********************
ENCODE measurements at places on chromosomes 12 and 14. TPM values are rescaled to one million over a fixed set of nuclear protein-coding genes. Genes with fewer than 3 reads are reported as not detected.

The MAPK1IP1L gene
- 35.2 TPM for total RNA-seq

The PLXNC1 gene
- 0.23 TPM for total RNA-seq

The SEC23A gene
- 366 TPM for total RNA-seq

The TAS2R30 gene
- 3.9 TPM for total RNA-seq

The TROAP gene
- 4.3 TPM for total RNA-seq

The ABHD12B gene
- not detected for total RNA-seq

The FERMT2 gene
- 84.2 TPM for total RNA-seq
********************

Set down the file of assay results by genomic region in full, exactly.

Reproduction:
ENCODE measurements at places on chromosomes 12 and 14. TPM values are rescaled to one million over a fixed set of nuclear protein-coding genes. Genes with fewer than 3 reads are reported as not detected.

The MAPK1IP1L gene
- 35.2 TPM for total RNA-seq

The PLXNC1 gene
- 0.23 TPM for total RNA-seq

The SEC23A gene
- 366 TPM for total RNA-seq

The TAS2R30 gene
- 3.9 TPM for total RNA-seq

The TROAP gene
- 4.3 TPM for total RNA-seq

The ABHD12B gene
- not detected for total RNA-seq

The FERMT2 gene
- 84.2 TPM for total RNA-seq